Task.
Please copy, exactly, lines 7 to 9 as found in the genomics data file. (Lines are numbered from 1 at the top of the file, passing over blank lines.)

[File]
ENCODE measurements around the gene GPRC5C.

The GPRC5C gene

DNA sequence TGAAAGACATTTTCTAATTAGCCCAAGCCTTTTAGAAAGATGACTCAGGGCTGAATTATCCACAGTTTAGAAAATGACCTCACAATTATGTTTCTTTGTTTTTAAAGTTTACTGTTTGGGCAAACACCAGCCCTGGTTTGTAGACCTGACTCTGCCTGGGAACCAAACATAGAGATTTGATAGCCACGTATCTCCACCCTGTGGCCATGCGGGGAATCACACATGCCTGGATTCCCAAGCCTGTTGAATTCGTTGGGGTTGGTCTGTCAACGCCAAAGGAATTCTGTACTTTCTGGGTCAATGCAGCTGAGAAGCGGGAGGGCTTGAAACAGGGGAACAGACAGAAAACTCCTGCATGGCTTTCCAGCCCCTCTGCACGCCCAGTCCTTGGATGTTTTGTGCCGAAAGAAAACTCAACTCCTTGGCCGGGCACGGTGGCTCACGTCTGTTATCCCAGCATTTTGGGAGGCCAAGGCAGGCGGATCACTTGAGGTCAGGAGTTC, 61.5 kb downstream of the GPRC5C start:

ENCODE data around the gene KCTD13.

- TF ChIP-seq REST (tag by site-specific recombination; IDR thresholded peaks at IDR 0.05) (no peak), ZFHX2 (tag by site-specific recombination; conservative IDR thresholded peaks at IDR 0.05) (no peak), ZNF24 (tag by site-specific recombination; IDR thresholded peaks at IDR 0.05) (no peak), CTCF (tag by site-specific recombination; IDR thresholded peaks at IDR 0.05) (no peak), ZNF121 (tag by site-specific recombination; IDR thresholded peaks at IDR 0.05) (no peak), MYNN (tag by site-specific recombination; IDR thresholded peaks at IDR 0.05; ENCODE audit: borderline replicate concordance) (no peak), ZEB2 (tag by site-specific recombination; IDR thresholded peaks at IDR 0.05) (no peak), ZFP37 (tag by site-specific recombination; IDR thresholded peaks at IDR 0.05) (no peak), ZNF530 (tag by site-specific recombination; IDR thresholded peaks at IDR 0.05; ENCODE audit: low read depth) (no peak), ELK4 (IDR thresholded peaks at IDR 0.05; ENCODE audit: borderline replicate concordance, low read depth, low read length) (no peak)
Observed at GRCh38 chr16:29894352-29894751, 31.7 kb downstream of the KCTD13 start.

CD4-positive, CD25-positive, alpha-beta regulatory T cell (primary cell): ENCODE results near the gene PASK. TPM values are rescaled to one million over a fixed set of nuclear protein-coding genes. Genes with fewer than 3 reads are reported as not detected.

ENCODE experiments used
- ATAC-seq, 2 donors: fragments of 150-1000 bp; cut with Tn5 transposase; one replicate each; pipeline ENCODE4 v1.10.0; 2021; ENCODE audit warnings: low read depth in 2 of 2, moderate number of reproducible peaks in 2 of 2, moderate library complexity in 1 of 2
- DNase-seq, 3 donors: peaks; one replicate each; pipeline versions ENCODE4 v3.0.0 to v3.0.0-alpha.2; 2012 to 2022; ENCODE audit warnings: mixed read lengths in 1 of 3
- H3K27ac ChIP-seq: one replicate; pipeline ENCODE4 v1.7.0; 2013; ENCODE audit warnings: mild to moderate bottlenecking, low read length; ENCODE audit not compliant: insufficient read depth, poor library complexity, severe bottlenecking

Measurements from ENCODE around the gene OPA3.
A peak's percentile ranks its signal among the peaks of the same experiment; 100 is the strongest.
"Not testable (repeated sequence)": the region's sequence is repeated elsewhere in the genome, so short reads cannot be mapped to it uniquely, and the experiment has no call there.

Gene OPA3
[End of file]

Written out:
CD4-positive, CD25-positive, alpha-beta regulatory T cell (primary cell): ENCODE results near the gene PASK. TPM values are rescaled to one million over a fixed set of nuclear protein-coding genes. Genes with fewer than 3 reads are reported as not detected.

ENCODE experiments used
- ATAC-seq, 2 donors: fragments of 150-1000 bp; cut with Tn5 transposase; one replicate each; pipeline ENCODE4 v1.10.0; 2021; ENCODE audit warnings: low read depth in 2 of 2, moderate number of reproducible peaks in 2 of 2, moderate library complexity in 1 of 2